An ethics complaint has been filed by a George Washington University law professor against Baltimore State’s Attorney Marilyn Mosby, asking the Maryland Bar Association to disbar her because of misconduct in her ill-fated indictment and prosecution of six police officers in the Freddie Gray case.
The complaint calls for an investigation into Mosby’s conduct connected with her prosecution of the cases on several grounds, including:
- that she did not have probably cause to believe that there was sufficient admissible evidence to support a conviction of the officers;
- that she made public statements regarding the case which were false;
- that she improperly withheld evidence from the defense that was exculpatory;
- that she continued to prosecute cases after the judge assigned to hear the cases found insufficient evidence to support a conviction;
- that she engaged in conduct that was dishonest, fraudulent, deceitful and which misrepresented the facts in the case.
Mosby’s indictments of the police officers were suspect from the beginning. Politically motivated, unjustified and made in response to the demands of Black Lives Matter and members of the radical black community, the 35-year-old, inexperienced and incompetent prosecutor stood before the press and the city that elected her, quoted the Al Sharpton line “No Justice, No Peace,” proclaimed that “our time has come,” and charged six officers with a string of criminal charges that stunned the Baltimore legal community. (Full disclosure: The Law Enforcement Legal Defense Fund, of which I am Chairman, is helping to financially support the legal fees of the six Baltimore police officers.)
But things are quickly coming apart at the seams for Mosby, a situation brought about by her own doing. The first case she brought to trial resulted in a hung jury. Next, she was excoriated by the judge for withholding exculpatory evidence. Then the second and third cases, tried to the judge, were returned with acquittals on every charge, on the basis that she had insufficient evidence to prove her case. Then two of the officers filed a civil suit against her for defamation and invasion of privacy. Now a very credible complaint calling for her disbarment must be addressed and investigated by the Maryland Bar Association, perhaps ending in her disbarment.
Mosby finds herself between the proverbial – and well-deserved – rock and a hard place. If she decides not to proceed with a retrial of the first officer and trials of the other three – as she has been called to do – she reinforces the charge that she never had sufficient evidence to prove her case in the first place. If she proceeds to try these cases and loses, which is likely, she will reinforce the ethics charges, making her disbarment more probable.
The first cases Mosby brought to trial were certainly the strongest of the six. Having lost those, her chance of getting any convictions are close to zero. Barry Williams, the no-nonsense judge assigned to the cases, who is also black and a former Justice Department civil rights prosecutor, made no bones about the fact, in his acquittals of the two officers, that the prosecution was derelict and had insufficient evidence. As the remaining cases are no doubt weaker for the prosecution than the first three, Judge Williams left little room for Mosby to redeem herself.
The legal system assumes that a prosecutor will not win every case, but it also assumes, and gives a prosecutor ample discretion and tools, that cases will not be tried that do not have at least a good chance of success. A former Assistant U.S. Attorney told me that never in his eighteen years prosecuting cases had he ever heard of a prosecutor losing three successive cases stemming from the same offense.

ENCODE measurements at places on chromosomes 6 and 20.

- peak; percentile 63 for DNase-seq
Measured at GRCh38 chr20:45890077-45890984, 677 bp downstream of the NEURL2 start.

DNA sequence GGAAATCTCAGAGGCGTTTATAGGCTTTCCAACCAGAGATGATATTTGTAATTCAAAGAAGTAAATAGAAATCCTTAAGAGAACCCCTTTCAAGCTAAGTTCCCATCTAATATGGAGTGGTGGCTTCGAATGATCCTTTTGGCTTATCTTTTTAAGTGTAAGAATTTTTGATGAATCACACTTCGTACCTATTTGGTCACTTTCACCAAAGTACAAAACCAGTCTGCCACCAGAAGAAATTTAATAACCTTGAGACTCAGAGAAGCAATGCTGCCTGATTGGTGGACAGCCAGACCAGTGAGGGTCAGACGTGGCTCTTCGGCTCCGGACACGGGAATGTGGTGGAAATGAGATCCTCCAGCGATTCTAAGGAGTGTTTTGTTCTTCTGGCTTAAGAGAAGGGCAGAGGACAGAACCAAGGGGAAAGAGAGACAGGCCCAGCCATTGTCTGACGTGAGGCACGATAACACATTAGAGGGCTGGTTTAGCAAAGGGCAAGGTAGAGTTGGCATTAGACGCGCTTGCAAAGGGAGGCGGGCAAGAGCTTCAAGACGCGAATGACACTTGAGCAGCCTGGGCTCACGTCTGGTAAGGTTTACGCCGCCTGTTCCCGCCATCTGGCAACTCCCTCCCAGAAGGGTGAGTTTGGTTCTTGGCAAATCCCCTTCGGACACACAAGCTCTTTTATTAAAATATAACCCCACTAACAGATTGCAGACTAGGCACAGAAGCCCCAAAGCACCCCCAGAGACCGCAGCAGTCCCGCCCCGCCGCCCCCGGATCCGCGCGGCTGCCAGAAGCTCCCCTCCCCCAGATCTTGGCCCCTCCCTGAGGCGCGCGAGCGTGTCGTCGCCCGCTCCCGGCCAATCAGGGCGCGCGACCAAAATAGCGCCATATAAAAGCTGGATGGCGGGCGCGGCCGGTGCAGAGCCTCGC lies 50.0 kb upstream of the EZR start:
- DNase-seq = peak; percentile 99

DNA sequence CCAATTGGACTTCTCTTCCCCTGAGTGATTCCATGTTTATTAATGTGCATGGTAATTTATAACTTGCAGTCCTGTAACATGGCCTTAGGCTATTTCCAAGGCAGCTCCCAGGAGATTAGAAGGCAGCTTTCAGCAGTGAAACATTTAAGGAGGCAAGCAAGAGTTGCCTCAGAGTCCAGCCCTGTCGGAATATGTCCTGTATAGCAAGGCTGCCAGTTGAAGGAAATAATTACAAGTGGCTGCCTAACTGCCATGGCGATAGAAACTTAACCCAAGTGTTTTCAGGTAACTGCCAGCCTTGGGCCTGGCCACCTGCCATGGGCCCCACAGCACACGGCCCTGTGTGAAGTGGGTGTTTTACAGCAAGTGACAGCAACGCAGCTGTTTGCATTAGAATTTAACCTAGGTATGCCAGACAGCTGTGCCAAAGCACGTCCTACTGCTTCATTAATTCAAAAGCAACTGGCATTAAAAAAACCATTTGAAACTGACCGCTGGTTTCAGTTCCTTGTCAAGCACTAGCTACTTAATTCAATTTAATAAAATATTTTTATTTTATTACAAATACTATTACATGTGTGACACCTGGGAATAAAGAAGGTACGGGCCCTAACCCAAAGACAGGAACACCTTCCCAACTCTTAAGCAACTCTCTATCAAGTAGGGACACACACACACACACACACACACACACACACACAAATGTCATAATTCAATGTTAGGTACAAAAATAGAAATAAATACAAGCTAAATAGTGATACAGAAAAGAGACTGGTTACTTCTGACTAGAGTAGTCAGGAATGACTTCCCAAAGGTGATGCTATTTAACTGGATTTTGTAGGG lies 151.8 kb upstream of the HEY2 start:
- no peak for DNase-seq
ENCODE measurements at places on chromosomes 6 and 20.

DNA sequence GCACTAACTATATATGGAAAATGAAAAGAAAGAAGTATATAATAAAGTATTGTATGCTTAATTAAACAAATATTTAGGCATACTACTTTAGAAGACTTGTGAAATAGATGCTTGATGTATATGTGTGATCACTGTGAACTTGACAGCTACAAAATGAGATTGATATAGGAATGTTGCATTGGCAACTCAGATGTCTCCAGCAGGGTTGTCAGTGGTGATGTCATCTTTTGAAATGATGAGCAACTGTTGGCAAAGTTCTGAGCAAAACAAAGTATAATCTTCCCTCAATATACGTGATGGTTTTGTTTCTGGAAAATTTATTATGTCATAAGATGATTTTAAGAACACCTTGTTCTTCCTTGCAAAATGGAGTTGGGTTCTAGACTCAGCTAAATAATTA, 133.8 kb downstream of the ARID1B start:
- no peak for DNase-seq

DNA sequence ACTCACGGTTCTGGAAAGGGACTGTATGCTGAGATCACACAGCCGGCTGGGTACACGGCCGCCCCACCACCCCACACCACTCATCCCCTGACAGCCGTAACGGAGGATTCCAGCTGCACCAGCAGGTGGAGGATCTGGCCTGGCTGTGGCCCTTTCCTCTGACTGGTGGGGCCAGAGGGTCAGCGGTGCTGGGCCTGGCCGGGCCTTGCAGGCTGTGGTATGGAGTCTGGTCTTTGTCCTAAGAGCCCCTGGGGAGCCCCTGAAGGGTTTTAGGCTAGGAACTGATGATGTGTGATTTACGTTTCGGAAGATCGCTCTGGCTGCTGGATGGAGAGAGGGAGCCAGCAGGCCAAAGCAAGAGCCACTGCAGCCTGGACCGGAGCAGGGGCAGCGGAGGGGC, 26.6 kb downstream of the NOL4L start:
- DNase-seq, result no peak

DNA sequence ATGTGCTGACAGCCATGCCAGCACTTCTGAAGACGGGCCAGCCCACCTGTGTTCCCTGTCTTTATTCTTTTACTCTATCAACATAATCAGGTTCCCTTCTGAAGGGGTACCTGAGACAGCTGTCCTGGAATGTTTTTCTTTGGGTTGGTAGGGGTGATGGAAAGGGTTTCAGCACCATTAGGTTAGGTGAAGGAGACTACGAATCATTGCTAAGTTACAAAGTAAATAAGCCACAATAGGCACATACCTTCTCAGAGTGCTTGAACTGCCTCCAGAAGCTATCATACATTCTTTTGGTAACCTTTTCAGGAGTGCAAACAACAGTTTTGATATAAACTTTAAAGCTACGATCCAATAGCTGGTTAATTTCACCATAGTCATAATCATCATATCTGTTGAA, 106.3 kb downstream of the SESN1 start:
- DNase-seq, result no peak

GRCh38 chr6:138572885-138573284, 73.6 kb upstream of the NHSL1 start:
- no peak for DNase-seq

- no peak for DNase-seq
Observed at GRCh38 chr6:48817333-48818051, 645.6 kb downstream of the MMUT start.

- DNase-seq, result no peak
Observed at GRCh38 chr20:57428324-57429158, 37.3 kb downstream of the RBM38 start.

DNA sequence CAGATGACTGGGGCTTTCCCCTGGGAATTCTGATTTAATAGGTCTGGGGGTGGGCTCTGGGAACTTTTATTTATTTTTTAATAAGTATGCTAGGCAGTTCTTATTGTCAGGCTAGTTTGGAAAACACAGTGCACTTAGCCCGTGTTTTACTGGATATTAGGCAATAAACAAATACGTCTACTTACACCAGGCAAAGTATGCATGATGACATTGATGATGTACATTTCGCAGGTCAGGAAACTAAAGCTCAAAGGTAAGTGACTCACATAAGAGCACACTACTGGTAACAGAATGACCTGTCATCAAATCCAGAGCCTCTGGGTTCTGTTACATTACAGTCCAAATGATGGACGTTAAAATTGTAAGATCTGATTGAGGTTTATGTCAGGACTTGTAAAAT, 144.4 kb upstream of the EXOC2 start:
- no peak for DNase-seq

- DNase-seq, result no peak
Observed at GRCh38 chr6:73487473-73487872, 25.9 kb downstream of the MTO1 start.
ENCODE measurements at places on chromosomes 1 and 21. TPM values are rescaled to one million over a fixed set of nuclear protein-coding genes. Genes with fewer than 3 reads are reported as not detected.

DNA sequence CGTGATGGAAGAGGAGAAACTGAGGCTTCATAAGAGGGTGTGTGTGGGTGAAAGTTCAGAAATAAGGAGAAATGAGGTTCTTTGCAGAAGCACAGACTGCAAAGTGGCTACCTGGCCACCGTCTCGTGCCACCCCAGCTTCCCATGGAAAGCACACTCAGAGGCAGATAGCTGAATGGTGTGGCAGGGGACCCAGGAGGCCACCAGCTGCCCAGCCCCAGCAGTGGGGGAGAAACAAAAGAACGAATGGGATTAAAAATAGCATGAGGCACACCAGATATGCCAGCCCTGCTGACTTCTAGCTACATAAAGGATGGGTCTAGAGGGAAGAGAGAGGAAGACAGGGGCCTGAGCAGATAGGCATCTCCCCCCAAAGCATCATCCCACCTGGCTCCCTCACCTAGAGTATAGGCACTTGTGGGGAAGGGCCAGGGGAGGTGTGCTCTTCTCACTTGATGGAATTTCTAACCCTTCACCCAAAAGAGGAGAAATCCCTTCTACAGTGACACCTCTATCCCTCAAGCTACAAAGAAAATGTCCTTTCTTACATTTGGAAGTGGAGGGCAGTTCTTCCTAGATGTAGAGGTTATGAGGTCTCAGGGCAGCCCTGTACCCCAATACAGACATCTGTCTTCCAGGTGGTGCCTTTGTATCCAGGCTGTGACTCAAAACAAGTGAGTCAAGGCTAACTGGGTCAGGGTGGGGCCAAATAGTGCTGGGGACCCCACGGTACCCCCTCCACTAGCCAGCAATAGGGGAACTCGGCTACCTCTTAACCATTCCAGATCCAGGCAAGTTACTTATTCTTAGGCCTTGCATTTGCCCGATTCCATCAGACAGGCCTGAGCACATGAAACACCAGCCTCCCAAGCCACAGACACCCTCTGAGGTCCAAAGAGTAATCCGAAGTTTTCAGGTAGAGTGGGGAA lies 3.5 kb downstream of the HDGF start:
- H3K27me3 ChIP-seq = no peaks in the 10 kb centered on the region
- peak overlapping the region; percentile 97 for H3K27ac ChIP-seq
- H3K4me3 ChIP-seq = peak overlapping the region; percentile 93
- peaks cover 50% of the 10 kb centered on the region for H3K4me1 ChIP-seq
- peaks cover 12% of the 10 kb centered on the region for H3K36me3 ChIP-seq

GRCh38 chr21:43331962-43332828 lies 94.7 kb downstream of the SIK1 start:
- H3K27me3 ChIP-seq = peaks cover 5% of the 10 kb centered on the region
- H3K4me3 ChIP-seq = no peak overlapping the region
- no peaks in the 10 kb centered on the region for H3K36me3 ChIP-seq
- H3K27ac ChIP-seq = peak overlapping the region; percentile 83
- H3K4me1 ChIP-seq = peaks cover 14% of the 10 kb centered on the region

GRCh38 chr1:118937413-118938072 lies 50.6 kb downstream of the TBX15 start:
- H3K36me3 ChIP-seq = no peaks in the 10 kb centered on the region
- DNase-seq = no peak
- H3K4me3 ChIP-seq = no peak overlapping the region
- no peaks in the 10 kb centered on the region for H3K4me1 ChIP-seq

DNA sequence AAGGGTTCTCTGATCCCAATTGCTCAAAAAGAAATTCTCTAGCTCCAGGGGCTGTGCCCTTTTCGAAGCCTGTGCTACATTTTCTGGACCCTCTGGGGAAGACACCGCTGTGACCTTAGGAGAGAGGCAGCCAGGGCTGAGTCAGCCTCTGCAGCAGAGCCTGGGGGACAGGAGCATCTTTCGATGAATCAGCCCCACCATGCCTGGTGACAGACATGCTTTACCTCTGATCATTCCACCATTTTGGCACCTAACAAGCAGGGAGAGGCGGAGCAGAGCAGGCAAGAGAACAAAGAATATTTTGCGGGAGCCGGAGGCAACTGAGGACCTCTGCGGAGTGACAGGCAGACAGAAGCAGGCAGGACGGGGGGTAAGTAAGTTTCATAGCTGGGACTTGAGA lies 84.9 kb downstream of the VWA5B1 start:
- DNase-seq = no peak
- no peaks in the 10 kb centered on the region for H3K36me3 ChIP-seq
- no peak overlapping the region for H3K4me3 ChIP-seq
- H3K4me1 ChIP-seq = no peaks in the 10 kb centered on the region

That the indictments were politically motivated by Mosby is without question. She had assumed the office barely 100 days before the Freddie Gray incident and no doubt thought that by indicting the arresting police officers – the targeted enemy of the rioting Black Lives Matter crowd – her political stock would go through the roof. But her political pandering didn’t stop with the indictments: Shortly after accusing attorneys for the indicted officers of conducting a “publicity blitz” and obtaining a gag order to keep them quiet, Mosby was photographed by the high-style Vogue magazine photographer Annie Leibowitz, and Vogue subsequently ran a gushing profile. And when rock singer Prince showed up in Baltimore for his first concert there in 14 years, he invited Mosby to the stage. Soon thereafter Maryland Democrat congressman Elijah Cummings publicly thanked God for her service – behavior than demonstrated her unprofessionalism and inexperience. Political motivation for an indictment is not in itself fatal. Coupled with lack of admissible evidence, it is.
Baltimore State’s Attorney Marilyn Mosby has done enormous damage to the jurisdiction that entrusted her with the office. First is the staggering increase in crime in Baltimore since the Freddie Gray incident – much of it attributable to the “Ferguson effect” of police reluctance to put themselves in danger of prosecution. She has also made it more difficult for other prosecutors to bring difficult cases, since she has generated distrust and suspicion of the justice system among her constituents. Even beyond that, however, is the damage she has done, and continues to do to the justice system itself, which relies on public trust and reliance, by the people affected by it, that it is run professionally, without bias, and without political interference.
Marilyn Mosby’s disbarment, after a thorough investigation of her motives in these cases against six honorable police officers, would be a fitting end to the ill-conceived and unprofessional conduct she has displayed in these cases.